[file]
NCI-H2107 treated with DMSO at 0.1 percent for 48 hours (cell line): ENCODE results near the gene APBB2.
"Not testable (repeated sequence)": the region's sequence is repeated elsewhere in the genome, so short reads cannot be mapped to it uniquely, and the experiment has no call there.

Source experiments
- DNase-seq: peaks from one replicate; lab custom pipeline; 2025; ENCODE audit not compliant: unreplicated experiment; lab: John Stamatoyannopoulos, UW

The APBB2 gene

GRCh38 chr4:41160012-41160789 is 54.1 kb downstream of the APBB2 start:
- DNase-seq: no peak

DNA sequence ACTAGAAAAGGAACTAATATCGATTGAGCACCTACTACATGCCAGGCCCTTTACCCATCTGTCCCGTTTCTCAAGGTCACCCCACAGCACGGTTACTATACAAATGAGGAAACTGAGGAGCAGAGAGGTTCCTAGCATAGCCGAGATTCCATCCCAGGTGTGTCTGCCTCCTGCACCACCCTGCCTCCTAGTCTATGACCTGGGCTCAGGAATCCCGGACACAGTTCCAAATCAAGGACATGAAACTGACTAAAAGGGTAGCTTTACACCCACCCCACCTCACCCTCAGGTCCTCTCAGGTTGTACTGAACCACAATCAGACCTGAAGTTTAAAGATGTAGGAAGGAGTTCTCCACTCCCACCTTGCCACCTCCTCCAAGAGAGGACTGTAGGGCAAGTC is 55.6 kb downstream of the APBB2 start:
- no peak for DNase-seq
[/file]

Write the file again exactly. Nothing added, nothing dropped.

NCI-H2107 treated with DMSO at 0.1 percent for 48 hours (cell line): ENCODE results near the gene APBB2.
"Not testable (repeated sequence)": the region's sequence is repeated elsewhere in the genome, so short reads cannot be mapped to it uniquely, and the experiment has no call there.

Source experiments
- DNase-seq: peaks from one replicate; lab custom pipeline; 2025; ENCODE audit not compliant: unreplicated experiment; lab: John Stamatoyannopoulos, UW

The APBB2 gene

GRCh38 chr4:41160012-41160789 is 54.1 kb downstream of the APBB2 start:
- DNase-seq: no peak

DNA sequence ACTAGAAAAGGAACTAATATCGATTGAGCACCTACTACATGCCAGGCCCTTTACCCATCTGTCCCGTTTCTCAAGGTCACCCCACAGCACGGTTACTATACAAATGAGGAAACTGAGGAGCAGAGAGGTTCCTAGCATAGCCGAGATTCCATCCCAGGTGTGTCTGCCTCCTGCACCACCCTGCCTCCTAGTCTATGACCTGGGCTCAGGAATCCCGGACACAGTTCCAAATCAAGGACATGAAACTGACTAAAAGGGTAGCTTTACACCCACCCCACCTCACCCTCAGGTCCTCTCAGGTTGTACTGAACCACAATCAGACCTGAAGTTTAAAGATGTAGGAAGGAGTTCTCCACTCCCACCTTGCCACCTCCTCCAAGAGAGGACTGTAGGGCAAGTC is 55.6 kb downstream of the APBB2 start:
- no peak for DNase-seq